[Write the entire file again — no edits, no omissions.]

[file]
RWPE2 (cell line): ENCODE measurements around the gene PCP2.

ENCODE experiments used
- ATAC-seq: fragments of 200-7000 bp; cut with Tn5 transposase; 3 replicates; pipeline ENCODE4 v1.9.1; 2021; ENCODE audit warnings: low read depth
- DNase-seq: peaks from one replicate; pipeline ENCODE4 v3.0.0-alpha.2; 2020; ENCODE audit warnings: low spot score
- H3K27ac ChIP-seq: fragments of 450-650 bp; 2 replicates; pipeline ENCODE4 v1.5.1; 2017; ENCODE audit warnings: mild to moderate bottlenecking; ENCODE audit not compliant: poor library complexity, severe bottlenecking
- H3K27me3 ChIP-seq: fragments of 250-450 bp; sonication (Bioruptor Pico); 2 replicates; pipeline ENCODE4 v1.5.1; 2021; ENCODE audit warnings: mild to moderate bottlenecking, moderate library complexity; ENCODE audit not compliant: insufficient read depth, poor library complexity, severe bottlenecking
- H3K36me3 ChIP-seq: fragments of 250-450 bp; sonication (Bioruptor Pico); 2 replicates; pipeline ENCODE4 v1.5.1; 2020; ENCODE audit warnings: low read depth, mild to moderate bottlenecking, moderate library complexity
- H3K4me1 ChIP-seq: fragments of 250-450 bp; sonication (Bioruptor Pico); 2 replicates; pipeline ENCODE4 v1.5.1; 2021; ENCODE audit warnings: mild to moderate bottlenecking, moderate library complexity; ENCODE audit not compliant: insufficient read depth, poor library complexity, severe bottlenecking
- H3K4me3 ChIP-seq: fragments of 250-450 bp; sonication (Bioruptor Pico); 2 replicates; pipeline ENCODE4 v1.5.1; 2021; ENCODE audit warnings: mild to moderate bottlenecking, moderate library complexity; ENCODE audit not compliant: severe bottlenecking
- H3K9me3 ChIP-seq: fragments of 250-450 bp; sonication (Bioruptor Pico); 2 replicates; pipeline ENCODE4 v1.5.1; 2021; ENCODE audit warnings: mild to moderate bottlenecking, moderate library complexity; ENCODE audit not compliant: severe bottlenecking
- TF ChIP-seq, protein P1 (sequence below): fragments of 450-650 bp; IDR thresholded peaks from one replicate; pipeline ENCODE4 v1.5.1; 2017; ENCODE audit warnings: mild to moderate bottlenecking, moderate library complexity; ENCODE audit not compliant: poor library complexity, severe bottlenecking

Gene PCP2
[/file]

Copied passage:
RWPE2 (cell line): ENCODE measurements around the gene PCP2.

ENCODE experiments used
- ATAC-seq: fragments of 200-7000 bp; cut with Tn5 transposase; 3 replicates; pipeline ENCODE4 v1.9.1; 2021; ENCODE audit warnings: low read depth
- DNase-seq: peaks from one replicate; pipeline ENCODE4 v3.0.0-alpha.2; 2020; ENCODE audit warnings: low spot score
- H3K27ac ChIP-seq: fragments of 450-650 bp; 2 replicates; pipeline ENCODE4 v1.5.1; 2017; ENCODE audit warnings: mild to moderate bottlenecking; ENCODE audit not compliant: poor library complexity, severe bottlenecking
- H3K27me3 ChIP-seq: fragments of 250-450 bp; sonication (Bioruptor Pico); 2 replicates; pipeline ENCODE4 v1.5.1; 2021; ENCODE audit warnings: mild to moderate bottlenecking, moderate library complexity; ENCODE audit not compliant: insufficient read depth, poor library complexity, severe bottlenecking
- H3K36me3 ChIP-seq: fragments of 250-450 bp; sonication (Bioruptor Pico); 2 replicates; pipeline ENCODE4 v1.5.1; 2020; ENCODE audit warnings: low read depth, mild to moderate bottlenecking, moderate library complexity
- H3K4me1 ChIP-seq: fragments of 250-450 bp; sonication (Bioruptor Pico); 2 replicates; pipeline ENCODE4 v1.5.1; 2021; ENCODE audit warnings: mild to moderate bottlenecking, moderate library complexity; ENCODE audit not compliant: insufficient read depth, poor library complexity, severe bottlenecking
- H3K4me3 ChIP-seq: fragments of 250-450 bp; sonication (Bioruptor Pico); 2 replicates; pipeline ENCODE4 v1.5.1; 2021; ENCODE audit warnings: mild to moderate bottlenecking, moderate library complexity; ENCODE audit not compliant: severe bottlenecking
- H3K9me3 ChIP-seq: fragments of 250-450 bp; sonication (Bioruptor Pico); 2 replicates; pipeline ENCODE4 v1.5.1; 2021; ENCODE audit warnings: mild to moderate bottlenecking, moderate library complexity; ENCODE audit not compliant: severe bottlenecking
- TF ChIP-seq, protein P1 (sequence below): fragments of 450-650 bp; IDR thresholded peaks from one replicate; pipeline ENCODE4 v1.5.1; 2017; ENCODE audit warnings: mild to moderate bottlenecking, moderate library complexity; ENCODE audit not compliant: poor library complexity, severe bottlenecking

Gene PCP2